We Steal Secrets - A timely call to arms

Alex Gibney’s recent documentary We Steal Secrets: The Story of Wikileaks, currently playing at the New Zealand International Film Festival, is one of the most relevant documentaries of the year. The film is essentially a split narrative combining the tragic tale of Bradley Manning, with the hubris laden tale of Julian Assange as his own ego became intertwined with the powerful organisation that he was the self appointed face of.

Whilst the Manning story has been covered in multiple ways before, the Assange tale is what is really interesting about this documentary. What the film does very well is cut away the blowhard rhetoric surround Assange to present an even handed introduction to both him and the Wikileaks organisation before showing the problems as they became interchangeable with each other in the public’s perception. Assange is discussed by people that worked with him closely and by a series of academics, who paint an intimate portrait of a free information radical, driven by an uncompromising utopian view, that would ultimately lead him down the track of ‘noble cause corruption’. It isn’t a hatchet job - rather the film begs supporters to think separate Wikileaks itself from Assange and his cult of personality that have sadly become indistinguishable from one another.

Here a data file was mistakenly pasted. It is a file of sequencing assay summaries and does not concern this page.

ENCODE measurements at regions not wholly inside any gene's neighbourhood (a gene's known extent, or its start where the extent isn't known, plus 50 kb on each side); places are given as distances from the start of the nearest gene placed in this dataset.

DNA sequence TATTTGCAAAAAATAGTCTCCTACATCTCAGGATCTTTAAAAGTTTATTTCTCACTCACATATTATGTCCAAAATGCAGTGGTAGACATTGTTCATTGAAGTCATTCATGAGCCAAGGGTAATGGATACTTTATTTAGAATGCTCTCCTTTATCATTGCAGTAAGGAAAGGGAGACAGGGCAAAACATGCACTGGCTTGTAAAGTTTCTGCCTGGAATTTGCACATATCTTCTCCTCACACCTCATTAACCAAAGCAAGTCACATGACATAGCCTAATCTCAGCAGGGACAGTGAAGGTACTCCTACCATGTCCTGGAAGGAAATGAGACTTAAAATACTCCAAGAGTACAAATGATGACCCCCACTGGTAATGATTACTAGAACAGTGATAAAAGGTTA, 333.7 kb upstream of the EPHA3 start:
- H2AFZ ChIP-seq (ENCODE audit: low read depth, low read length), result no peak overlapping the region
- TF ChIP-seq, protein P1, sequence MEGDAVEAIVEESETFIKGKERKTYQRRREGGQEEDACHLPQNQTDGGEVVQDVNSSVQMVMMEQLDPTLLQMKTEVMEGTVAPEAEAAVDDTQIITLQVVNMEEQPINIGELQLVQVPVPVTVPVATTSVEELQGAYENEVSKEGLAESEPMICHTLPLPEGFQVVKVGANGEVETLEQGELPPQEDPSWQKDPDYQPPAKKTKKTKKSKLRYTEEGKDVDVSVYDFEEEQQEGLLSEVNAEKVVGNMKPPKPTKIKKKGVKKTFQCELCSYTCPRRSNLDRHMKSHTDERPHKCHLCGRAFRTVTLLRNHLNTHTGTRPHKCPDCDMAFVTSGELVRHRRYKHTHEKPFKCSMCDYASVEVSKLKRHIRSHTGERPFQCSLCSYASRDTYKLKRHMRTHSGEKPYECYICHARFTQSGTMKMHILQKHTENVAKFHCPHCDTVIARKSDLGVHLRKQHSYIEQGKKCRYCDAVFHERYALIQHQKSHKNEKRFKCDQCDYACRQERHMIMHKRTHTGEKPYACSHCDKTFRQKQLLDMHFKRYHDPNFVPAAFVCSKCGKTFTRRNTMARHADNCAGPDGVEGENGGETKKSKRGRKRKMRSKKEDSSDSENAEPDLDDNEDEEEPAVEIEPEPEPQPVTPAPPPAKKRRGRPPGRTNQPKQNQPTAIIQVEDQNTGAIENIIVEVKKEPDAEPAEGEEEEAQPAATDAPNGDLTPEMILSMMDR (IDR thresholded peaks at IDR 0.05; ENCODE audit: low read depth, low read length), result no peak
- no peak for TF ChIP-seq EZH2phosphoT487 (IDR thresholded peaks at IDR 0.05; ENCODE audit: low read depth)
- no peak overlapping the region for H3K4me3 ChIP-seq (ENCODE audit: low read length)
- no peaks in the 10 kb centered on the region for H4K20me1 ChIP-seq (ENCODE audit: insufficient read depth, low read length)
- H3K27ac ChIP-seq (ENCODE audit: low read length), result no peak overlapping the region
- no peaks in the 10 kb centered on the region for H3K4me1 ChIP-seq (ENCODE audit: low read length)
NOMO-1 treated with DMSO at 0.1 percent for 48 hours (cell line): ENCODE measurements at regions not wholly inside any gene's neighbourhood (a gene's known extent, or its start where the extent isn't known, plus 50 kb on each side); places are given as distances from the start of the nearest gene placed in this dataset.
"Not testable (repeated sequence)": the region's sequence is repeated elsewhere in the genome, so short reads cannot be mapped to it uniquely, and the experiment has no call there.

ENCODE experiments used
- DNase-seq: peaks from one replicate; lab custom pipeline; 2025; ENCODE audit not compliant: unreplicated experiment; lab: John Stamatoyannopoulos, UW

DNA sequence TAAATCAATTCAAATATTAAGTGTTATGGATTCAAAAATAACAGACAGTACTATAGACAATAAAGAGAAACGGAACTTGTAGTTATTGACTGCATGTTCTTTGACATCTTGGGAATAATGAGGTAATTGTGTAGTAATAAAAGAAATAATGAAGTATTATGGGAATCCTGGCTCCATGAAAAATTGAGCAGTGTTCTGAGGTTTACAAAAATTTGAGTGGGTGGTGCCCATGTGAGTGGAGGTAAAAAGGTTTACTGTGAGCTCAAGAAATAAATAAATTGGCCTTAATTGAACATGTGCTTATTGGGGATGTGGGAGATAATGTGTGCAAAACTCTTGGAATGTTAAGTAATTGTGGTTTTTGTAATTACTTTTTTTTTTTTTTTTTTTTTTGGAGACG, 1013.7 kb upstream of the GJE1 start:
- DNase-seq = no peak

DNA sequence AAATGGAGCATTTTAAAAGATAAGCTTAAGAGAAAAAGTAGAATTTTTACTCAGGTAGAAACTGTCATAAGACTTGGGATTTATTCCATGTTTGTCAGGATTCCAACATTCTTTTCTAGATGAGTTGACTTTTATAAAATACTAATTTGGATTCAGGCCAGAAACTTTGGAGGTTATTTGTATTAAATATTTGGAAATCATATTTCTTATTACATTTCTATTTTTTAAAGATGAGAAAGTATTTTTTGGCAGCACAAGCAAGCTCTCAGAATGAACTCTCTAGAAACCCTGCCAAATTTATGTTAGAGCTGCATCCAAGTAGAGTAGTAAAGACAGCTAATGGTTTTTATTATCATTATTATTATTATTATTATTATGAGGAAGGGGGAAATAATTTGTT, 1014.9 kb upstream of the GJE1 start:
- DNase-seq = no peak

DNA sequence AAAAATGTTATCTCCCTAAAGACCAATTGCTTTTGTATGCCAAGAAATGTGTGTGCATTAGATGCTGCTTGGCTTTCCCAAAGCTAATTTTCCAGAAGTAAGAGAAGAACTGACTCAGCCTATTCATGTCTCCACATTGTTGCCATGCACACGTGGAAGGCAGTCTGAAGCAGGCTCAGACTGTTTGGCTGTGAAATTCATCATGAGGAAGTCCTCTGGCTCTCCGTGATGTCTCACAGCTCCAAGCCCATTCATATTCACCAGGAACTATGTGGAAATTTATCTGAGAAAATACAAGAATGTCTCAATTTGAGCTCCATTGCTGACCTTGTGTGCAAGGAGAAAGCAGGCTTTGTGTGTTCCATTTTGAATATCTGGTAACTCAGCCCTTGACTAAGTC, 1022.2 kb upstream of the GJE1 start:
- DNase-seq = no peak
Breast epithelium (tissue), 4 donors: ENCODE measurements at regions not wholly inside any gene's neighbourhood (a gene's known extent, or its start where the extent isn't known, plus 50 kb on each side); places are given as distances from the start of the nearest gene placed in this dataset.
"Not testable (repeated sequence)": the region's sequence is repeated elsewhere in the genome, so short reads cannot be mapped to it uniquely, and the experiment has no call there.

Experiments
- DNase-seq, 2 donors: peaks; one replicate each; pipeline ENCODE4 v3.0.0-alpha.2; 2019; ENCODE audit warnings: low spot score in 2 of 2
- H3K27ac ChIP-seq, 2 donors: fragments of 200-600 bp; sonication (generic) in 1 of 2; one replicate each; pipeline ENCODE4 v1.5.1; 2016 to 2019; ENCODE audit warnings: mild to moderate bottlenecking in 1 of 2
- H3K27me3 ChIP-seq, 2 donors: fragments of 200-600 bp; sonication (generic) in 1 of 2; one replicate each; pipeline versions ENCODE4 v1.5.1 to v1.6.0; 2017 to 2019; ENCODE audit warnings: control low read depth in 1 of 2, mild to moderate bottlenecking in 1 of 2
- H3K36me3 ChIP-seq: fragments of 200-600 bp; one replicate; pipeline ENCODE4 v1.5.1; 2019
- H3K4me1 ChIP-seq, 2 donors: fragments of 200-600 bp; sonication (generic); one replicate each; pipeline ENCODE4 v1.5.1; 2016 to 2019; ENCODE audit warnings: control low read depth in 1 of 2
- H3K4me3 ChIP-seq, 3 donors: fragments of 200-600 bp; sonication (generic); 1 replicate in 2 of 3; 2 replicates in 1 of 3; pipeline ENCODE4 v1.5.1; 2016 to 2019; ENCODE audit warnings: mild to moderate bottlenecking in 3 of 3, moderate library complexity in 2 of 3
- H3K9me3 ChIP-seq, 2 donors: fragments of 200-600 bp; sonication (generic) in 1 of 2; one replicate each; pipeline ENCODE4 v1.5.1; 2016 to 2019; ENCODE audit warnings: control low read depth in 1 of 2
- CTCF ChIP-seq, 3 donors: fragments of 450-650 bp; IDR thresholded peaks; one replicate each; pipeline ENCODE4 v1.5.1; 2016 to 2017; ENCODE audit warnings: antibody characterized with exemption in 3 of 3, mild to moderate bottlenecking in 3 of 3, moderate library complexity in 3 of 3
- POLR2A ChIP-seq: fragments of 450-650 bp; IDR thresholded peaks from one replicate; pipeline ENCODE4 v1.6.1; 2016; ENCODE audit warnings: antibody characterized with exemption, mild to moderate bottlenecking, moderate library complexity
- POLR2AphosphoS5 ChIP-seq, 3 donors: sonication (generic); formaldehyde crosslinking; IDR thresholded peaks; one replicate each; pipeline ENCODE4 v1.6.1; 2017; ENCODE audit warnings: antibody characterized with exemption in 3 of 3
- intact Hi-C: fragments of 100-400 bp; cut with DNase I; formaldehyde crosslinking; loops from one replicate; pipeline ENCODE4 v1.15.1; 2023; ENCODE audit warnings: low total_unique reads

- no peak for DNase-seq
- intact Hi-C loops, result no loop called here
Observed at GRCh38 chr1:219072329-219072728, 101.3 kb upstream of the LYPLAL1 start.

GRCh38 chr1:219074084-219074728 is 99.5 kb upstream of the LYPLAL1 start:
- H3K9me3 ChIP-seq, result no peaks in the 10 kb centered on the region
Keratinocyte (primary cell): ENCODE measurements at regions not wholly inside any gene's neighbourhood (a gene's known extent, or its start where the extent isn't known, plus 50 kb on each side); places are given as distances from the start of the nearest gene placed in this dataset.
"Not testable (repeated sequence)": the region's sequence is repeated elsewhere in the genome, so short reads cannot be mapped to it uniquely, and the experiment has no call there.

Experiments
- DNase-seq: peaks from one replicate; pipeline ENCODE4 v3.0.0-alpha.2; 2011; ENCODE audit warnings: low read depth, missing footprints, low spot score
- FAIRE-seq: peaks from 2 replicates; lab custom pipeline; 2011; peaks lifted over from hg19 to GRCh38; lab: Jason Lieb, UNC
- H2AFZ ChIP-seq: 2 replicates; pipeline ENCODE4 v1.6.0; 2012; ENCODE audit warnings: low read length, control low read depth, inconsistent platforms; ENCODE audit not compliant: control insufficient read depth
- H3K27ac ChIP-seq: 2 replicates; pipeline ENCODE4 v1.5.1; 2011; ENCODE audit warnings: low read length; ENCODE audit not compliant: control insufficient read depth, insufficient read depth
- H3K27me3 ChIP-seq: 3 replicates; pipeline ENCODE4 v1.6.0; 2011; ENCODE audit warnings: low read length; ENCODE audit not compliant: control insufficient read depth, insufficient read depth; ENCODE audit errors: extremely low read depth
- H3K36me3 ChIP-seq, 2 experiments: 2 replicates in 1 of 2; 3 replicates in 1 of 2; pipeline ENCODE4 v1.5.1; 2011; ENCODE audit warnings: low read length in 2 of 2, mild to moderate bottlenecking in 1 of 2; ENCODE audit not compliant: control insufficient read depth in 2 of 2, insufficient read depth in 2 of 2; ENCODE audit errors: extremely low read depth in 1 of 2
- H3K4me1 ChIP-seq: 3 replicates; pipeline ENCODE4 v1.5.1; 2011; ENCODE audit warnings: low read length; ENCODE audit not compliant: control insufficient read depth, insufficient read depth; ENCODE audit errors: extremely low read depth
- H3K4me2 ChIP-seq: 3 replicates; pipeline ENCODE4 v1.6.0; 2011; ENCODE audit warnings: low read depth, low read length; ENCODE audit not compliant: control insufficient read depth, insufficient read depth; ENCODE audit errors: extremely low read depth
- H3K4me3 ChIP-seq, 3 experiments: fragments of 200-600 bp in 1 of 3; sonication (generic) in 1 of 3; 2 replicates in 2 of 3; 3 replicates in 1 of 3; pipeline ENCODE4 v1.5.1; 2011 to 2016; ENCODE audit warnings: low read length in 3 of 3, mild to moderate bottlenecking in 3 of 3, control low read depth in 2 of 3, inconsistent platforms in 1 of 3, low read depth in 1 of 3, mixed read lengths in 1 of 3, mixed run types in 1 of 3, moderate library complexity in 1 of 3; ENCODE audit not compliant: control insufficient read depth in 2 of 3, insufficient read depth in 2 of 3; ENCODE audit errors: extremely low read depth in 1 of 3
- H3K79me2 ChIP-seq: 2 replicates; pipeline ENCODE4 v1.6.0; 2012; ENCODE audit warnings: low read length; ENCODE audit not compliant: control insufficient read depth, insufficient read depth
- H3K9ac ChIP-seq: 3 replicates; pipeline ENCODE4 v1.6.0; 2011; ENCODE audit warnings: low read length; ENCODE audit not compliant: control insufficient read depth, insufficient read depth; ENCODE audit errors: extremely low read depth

One of the most powerful moments in the film is the interview with a victim of Assange’s alleged sexual violation, which reveals the extent to which these charges (laid by the Police in Sweden and not her) have ultimately wrecked her life. Gibney examines how as Assange made his claims that these accusations were part of a conspiracy against Wikileaks (much to the horror of those who were actually running Wikileaks at the time) powerful hype and propaganda was espoused by many parties. The filmmakers should be applauded for taking a deep breath and allowing the opinions of those who were affected by these events to provide a perspective that has been sorely lacking.

The film is timely in the face of current world events, and its comprehensive content make for both gripping, but ultimately quite depressing viewing as there are no real winners in this story other than the US military. Despite this though anyone angry with the current status quo should use it as a call to arms, and heed the lessons from the film as we move forward in battling capitalism in the future.

-Bevan, SA


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